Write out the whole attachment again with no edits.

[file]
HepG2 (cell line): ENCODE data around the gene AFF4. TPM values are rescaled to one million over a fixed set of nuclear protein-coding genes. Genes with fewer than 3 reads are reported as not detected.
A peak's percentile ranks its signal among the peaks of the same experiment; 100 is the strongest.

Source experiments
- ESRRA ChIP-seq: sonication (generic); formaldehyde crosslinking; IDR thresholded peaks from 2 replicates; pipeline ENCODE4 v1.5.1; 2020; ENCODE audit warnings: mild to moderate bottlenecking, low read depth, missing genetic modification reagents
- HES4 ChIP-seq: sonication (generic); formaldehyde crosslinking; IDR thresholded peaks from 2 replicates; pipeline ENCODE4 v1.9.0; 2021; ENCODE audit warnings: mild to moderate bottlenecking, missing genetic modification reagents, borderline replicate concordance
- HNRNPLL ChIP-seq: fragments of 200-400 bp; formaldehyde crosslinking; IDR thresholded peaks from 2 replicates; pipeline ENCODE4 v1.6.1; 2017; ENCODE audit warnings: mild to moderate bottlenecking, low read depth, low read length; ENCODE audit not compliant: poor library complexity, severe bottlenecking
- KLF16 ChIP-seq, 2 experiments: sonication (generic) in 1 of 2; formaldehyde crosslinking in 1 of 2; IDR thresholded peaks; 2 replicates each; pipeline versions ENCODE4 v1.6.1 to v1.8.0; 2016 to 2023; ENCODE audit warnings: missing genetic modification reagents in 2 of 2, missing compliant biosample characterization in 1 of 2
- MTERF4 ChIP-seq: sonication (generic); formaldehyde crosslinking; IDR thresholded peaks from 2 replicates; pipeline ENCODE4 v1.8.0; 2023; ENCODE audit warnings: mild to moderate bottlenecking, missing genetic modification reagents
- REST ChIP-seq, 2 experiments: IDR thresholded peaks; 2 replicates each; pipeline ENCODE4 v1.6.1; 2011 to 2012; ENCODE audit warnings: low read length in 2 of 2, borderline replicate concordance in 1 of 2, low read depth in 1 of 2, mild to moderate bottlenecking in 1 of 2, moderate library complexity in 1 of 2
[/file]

HepG2 (cell line): ENCODE data around the gene AFF4. TPM values are rescaled to one million over a fixed set of nuclear protein-coding genes. Genes with fewer than 3 reads are reported as not detected.
A peak's percentile ranks its signal among the peaks of the same experiment; 100 is the strongest.

Source experiments
- ESRRA ChIP-seq: sonication (generic); formaldehyde crosslinking; IDR thresholded peaks from 2 replicates; pipeline ENCODE4 v1.5.1; 2020; ENCODE audit warnings: mild to moderate bottlenecking, low read depth, missing genetic modification reagents
- HES4 ChIP-seq: sonication (generic); formaldehyde crosslinking; IDR thresholded peaks from 2 replicates; pipeline ENCODE4 v1.9.0; 2021; ENCODE audit warnings: mild to moderate bottlenecking, missing genetic modification reagents, borderline replicate concordance
- HNRNPLL ChIP-seq: fragments of 200-400 bp; formaldehyde crosslinking; IDR thresholded peaks from 2 replicates; pipeline ENCODE4 v1.6.1; 2017; ENCODE audit warnings: mild to moderate bottlenecking, low read depth, low read length; ENCODE audit not compliant: poor library complexity, severe bottlenecking
- KLF16 ChIP-seq, 2 experiments: sonication (generic) in 1 of 2; formaldehyde crosslinking in 1 of 2; IDR thresholded peaks; 2 replicates each; pipeline versions ENCODE4 v1.6.1 to v1.8.0; 2016 to 2023; ENCODE audit warnings: missing genetic modification reagents in 2 of 2, missing compliant biosample characterization in 1 of 2
- MTERF4 ChIP-seq: sonication (generic); formaldehyde crosslinking; IDR thresholded peaks from 2 replicates; pipeline ENCODE4 v1.8.0; 2023; ENCODE audit warnings: mild to moderate bottlenecking, missing genetic modification reagents
- REST ChIP-seq, 2 experiments: IDR thresholded peaks; 2 replicates each; pipeline ENCODE4 v1.6.1; 2011 to 2012; ENCODE audit warnings: low read length in 2 of 2, borderline replicate concordance in 1 of 2, low read depth in 1 of 2, mild to moderate bottlenecking in 1 of 2, moderate library complexity in 1 of 2